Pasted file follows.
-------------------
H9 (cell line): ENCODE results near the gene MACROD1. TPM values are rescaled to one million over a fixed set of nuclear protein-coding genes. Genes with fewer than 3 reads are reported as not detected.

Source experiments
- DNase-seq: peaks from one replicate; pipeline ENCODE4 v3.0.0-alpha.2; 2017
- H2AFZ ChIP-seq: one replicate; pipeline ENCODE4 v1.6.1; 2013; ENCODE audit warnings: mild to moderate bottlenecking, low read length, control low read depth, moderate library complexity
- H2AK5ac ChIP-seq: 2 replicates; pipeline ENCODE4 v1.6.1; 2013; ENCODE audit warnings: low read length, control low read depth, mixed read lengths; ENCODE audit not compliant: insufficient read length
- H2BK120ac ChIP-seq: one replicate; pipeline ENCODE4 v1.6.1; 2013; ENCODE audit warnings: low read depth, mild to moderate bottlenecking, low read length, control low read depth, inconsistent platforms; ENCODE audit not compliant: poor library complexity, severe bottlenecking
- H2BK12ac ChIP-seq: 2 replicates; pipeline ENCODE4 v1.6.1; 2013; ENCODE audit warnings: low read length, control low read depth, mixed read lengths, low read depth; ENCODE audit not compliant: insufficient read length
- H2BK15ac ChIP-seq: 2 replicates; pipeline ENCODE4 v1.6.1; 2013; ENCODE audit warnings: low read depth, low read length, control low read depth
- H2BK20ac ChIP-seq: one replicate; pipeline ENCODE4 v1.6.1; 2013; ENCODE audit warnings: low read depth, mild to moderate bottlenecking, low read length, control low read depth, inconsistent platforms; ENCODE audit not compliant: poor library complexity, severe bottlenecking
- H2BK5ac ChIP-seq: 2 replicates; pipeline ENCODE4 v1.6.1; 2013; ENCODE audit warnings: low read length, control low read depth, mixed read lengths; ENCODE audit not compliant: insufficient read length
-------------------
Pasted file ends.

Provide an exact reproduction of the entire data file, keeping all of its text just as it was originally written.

H9 (cell line): ENCODE results near the gene MACROD1. TPM values are rescaled to one million over a fixed set of nuclear protein-coding genes. Genes with fewer than 3 reads are reported as not detected.

Source experiments
- DNase-seq: peaks from one replicate; pipeline ENCODE4 v3.0.0-alpha.2; 2017
- H2AFZ ChIP-seq: one replicate; pipeline ENCODE4 v1.6.1; 2013; ENCODE audit warnings: mild to moderate bottlenecking, low read length, control low read depth, moderate library complexity
- H2AK5ac ChIP-seq: 2 replicates; pipeline ENCODE4 v1.6.1; 2013; ENCODE audit warnings: low read length, control low read depth, mixed read lengths; ENCODE audit not compliant: insufficient read length
- H2BK120ac ChIP-seq: one replicate; pipeline ENCODE4 v1.6.1; 2013; ENCODE audit warnings: low read depth, mild to moderate bottlenecking, low read length, control low read depth, inconsistent platforms; ENCODE audit not compliant: poor library complexity, severe bottlenecking
- H2BK12ac ChIP-seq: 2 replicates; pipeline ENCODE4 v1.6.1; 2013; ENCODE audit warnings: low read length, control low read depth, mixed read lengths, low read depth; ENCODE audit not compliant: insufficient read length
- H2BK15ac ChIP-seq: 2 replicates; pipeline ENCODE4 v1.6.1; 2013; ENCODE audit warnings: low read depth, low read length, control low read depth
- H2BK20ac ChIP-seq: one replicate; pipeline ENCODE4 v1.6.1; 2013; ENCODE audit warnings: low read depth, mild to moderate bottlenecking, low read length, control low read depth, inconsistent platforms; ENCODE audit not compliant: poor library complexity, severe bottlenecking
- H2BK5ac ChIP-seq: 2 replicates; pipeline ENCODE4 v1.6.1; 2013; ENCODE audit warnings: low read length, control low read depth, mixed read lengths; ENCODE audit not compliant: insufficient read length